Our mission at the T1D Exchange is to improve the lives of people living with type 1 diabetes (T1D). A large part of how we accomplish this mission is through research.

At the T1D Exchange, our Outcomes Research team collaborates with leaders in the T1D space and with other experts at the T1D Exchange to design studies to understand the preferences, experiences, and quality of life of people living with T1D in our Registry and Online Community.

If you are a part of the Registry, you’ve likely seen study opportunities pop up on your dashboard. You may have even participated in some of these studies! And you may have wondered: what happens after you participate?

Here, we’ll highlight the results of one of our recent studies on diabetes distress and preferences for education in the T1D Exchange Registry: Diabetes Distress Perceptions, Experiences, and Diabetes Education Preferences in Adults with T1D. These findings were presented at ADCES 2023’s annual conference.


What is diabetes distress?

Even if you’re not familiar with the phrase, you probably already have some idea of what diabetes distress is: it’s the negative emotions — or ‘distress’ — felt because of living with T1D.

We know managing T1D is a 24 hour a day / 7 days a week job. Each day with T1D means hundreds of more decisions to make just around management. But people with T1D must also balance management with everything else in their lives — work or school, relationships — along with daily management and not-so-daily management (such as having to visit a health care provider more often, interact with diabetes supply companies, and other regular aspects of T1D care). All of this can be stressful. This stress can lead to a person feeling overwhelmed, at least at some points in their lives. At those times, many people with T1D experience will experience diabetes distress.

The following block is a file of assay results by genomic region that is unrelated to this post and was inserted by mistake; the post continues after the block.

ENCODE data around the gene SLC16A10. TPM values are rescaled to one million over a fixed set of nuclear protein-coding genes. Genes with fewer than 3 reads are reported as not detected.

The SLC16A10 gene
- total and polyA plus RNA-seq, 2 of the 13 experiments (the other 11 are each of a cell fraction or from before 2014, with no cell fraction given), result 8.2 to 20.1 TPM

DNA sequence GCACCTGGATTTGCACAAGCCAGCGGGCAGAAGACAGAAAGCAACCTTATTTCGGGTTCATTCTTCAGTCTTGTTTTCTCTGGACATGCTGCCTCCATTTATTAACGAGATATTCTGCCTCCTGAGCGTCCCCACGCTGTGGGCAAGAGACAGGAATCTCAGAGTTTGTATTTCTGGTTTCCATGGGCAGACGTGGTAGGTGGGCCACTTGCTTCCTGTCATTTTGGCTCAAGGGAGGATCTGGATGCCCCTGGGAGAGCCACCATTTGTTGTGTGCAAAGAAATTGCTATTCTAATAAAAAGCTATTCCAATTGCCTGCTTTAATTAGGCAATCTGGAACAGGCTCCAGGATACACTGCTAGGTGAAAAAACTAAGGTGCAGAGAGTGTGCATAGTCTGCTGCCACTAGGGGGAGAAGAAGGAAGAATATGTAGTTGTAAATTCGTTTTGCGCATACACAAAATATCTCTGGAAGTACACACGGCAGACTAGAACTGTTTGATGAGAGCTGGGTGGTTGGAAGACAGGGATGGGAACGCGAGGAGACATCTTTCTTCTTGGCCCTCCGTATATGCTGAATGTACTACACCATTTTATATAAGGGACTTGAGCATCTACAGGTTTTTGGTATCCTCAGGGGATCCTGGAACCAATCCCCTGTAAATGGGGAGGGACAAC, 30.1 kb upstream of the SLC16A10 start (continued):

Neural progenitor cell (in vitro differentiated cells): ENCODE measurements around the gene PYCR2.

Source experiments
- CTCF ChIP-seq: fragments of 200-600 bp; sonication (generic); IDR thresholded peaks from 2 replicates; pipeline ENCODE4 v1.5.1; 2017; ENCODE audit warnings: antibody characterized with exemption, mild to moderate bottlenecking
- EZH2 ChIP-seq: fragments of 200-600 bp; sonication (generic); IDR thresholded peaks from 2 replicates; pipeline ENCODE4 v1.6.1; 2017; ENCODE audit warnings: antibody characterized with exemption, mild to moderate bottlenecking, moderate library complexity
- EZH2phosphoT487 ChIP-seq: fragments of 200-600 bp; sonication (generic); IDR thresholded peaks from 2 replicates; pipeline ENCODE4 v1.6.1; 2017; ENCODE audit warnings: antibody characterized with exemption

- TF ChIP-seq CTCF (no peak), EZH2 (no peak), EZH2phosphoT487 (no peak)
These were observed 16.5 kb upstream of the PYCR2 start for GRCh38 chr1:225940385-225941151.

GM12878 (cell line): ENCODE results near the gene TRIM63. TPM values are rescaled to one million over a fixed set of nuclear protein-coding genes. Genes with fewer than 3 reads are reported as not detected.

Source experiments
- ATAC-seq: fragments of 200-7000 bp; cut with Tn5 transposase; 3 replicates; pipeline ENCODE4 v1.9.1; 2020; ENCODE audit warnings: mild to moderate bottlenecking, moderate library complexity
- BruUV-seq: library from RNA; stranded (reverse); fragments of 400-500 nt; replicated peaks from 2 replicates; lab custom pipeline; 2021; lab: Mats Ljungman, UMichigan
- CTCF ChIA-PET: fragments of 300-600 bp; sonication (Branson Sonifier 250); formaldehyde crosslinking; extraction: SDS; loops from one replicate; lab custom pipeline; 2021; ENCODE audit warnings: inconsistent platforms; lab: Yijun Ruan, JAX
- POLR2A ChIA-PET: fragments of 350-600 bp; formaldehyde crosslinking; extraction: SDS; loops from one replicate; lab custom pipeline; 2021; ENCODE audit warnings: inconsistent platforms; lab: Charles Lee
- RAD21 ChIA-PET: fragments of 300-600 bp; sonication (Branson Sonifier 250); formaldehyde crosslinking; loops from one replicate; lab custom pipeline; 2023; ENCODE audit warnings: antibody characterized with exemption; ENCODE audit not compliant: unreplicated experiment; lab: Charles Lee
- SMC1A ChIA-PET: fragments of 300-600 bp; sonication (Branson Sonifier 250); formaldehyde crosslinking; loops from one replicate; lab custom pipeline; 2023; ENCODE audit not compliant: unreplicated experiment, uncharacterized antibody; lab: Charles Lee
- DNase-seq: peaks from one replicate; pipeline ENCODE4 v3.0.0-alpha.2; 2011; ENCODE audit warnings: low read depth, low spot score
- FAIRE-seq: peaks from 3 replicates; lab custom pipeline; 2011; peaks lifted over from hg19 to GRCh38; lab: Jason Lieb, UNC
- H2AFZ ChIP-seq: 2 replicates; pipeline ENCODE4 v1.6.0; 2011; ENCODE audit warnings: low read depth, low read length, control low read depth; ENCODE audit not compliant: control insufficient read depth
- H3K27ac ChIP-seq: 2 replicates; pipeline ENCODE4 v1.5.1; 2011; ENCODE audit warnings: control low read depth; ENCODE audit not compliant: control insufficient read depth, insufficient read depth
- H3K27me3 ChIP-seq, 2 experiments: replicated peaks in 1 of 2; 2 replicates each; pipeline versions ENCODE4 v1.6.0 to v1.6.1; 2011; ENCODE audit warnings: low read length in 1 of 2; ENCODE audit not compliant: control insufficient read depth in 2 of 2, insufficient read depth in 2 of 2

An important caveat about diabetes distress is that it is not the same thing as depression or anxiety. It is related to mental health, in that if you are experiencing a lot of negative emotions related to diabetes, it can evolve into other conditions like diabetes burnout or even depression. But, to properly manage diabetes distress, you need a diabetes specialist or a professional trained in chronic illness management to help.


What does research say about diabetes distress?

There are many research studies about diabetes distress (such as this one from Drs. Lawrence Fisher and William Polonsky and this review of a quarter of a century’s worth of studies in diabetes distress). The American Diabetes Association also highlights that diabetes distress is an important clinical outcome for diabetes management and recommends providers should consider and screen for diabetes distress when possible as part of their 2023 Standards of Medical Care.

But what is unclear from research is how well providers and researchers are communicating to adults with T1D about diabetes distress.

So, the Outcomes Research Team designed a study, led by Katherine Chapman, to understand more about perceptions of diabetes distress to explore how much overlap there is between lay definitions and research-based definitions of diabetes distress. We also explored to what extent adults with T1D felt their providers had discussed diabetes distress with them and their preferences for learning more.